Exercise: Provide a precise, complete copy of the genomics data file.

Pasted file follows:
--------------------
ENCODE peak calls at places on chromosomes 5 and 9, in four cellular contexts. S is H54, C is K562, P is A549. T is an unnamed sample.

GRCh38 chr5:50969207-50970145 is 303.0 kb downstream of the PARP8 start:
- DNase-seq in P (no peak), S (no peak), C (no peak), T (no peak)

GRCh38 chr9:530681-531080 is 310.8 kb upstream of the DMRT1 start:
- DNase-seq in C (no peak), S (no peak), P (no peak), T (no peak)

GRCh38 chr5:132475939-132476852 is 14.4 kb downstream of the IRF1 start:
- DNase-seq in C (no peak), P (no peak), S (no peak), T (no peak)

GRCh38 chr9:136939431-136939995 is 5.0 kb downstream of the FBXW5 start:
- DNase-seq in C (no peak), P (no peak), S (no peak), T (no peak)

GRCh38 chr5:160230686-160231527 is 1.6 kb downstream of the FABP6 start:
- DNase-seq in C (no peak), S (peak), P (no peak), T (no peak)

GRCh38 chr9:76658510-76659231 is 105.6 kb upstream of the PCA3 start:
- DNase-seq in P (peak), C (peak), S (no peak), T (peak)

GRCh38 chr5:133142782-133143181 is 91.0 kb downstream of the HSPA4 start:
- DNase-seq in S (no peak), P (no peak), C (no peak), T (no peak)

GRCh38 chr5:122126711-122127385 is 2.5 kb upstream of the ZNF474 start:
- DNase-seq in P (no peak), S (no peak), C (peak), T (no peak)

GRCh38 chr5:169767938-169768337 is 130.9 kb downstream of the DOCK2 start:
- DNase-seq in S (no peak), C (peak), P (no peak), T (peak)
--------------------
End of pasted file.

ENCODE peak calls at places on chromosomes 5 and 9, in four cellular contexts. S is H54, C is K562, P is A549. T is an unnamed sample.

GRCh38 chr5:50969207-50970145 is 303.0 kb downstream of the PARP8 start:
- DNase-seq in P (no peak), S (no peak), C (no peak), T (no peak)

GRCh38 chr9:530681-531080 is 310.8 kb upstream of the DMRT1 start:
- DNase-seq in C (no peak), S (no peak), P (no peak), T (no peak)

GRCh38 chr5:132475939-132476852 is 14.4 kb downstream of the IRF1 start:
- DNase-seq in C (no peak), P (no peak), S (no peak), T (no peak)

GRCh38 chr9:136939431-136939995 is 5.0 kb downstream of the FBXW5 start:
- DNase-seq in C (no peak), P (no peak), S (no peak), T (no peak)

GRCh38 chr5:160230686-160231527 is 1.6 kb downstream of the FABP6 start:
- DNase-seq in C (no peak), S (peak), P (no peak), T (no peak)

GRCh38 chr9:76658510-76659231 is 105.6 kb upstream of the PCA3 start:
- DNase-seq in P (peak), C (peak), S (no peak), T (peak)

GRCh38 chr5:133142782-133143181 is 91.0 kb downstream of the HSPA4 start:
- DNase-seq in S (no peak), P (no peak), C (no peak), T (no peak)

GRCh38 chr5:122126711-122127385 is 2.5 kb upstream of the ZNF474 start:
- DNase-seq in P (no peak), S (no peak), C (peak), T (no peak)

GRCh38 chr5:169767938-169768337 is 130.9 kb downstream of the DOCK2 start:
- DNase-seq in S (no peak), C (peak), P (no peak), T (peak)